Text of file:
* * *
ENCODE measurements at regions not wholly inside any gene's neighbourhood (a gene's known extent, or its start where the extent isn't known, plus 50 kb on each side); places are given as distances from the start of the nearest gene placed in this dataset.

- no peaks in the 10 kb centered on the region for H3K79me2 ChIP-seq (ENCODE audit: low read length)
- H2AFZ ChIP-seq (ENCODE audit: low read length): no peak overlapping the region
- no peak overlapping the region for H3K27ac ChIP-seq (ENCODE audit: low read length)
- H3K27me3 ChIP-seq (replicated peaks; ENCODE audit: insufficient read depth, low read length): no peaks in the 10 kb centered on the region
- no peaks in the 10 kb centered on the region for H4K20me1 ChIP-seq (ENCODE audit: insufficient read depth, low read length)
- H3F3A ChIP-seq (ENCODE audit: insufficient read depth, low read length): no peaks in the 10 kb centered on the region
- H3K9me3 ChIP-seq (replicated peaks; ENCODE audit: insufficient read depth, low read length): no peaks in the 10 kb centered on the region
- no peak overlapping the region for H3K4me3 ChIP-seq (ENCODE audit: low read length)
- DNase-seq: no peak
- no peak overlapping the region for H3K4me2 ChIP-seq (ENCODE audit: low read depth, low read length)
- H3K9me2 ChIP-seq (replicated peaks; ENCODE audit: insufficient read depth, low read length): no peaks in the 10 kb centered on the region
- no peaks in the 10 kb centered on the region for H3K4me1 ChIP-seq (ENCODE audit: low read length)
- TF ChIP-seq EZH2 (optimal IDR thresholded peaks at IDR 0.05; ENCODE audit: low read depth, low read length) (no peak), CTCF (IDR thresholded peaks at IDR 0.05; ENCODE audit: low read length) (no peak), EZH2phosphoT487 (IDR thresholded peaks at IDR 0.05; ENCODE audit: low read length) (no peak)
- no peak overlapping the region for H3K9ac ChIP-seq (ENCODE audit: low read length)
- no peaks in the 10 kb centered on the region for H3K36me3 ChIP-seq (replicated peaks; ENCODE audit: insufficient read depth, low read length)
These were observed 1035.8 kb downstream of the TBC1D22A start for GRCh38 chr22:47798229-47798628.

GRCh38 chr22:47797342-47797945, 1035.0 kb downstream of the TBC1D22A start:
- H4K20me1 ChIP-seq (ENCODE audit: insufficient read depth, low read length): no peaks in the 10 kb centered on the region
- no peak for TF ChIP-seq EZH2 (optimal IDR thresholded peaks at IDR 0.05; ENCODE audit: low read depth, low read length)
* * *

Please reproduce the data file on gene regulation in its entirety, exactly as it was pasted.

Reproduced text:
ENCODE measurements at regions not wholly inside any gene's neighbourhood (a gene's known extent, or its start where the extent isn't known, plus 50 kb on each side); places are given as distances from the start of the nearest gene placed in this dataset.

- no peaks in the 10 kb centered on the region for H3K79me2 ChIP-seq (ENCODE audit: low read length)
- H2AFZ ChIP-seq (ENCODE audit: low read length): no peak overlapping the region
- no peak overlapping the region for H3K27ac ChIP-seq (ENCODE audit: low read length)
- H3K27me3 ChIP-seq (replicated peaks; ENCODE audit: insufficient read depth, low read length): no peaks in the 10 kb centered on the region
- no peaks in the 10 kb centered on the region for H4K20me1 ChIP-seq (ENCODE audit: insufficient read depth, low read length)
- H3F3A ChIP-seq (ENCODE audit: insufficient read depth, low read length): no peaks in the 10 kb centered on the region
- H3K9me3 ChIP-seq (replicated peaks; ENCODE audit: insufficient read depth, low read length): no peaks in the 10 kb centered on the region
- no peak overlapping the region for H3K4me3 ChIP-seq (ENCODE audit: low read length)
- DNase-seq: no peak
- no peak overlapping the region for H3K4me2 ChIP-seq (ENCODE audit: low read depth, low read length)
- H3K9me2 ChIP-seq (replicated peaks; ENCODE audit: insufficient read depth, low read length): no peaks in the 10 kb centered on the region
- no peaks in the 10 kb centered on the region for H3K4me1 ChIP-seq (ENCODE audit: low read length)
- TF ChIP-seq EZH2 (optimal IDR thresholded peaks at IDR 0.05; ENCODE audit: low read depth, low read length) (no peak), CTCF (IDR thresholded peaks at IDR 0.05; ENCODE audit: low read length) (no peak), EZH2phosphoT487 (IDR thresholded peaks at IDR 0.05; ENCODE audit: low read length) (no peak)
- no peak overlapping the region for H3K9ac ChIP-seq (ENCODE audit: low read length)
- no peaks in the 10 kb centered on the region for H3K36me3 ChIP-seq (replicated peaks; ENCODE audit: insufficient read depth, low read length)
These were observed 1035.8 kb downstream of the TBC1D22A start for GRCh38 chr22:47798229-47798628.

GRCh38 chr22:47797342-47797945, 1035.0 kb downstream of the TBC1D22A start:
- H4K20me1 ChIP-seq (ENCODE audit: insufficient read depth, low read length): no peaks in the 10 kb centered on the region
- no peak for TF ChIP-seq EZH2 (optimal IDR thresholded peaks at IDR 0.05; ENCODE audit: low read depth, low read length)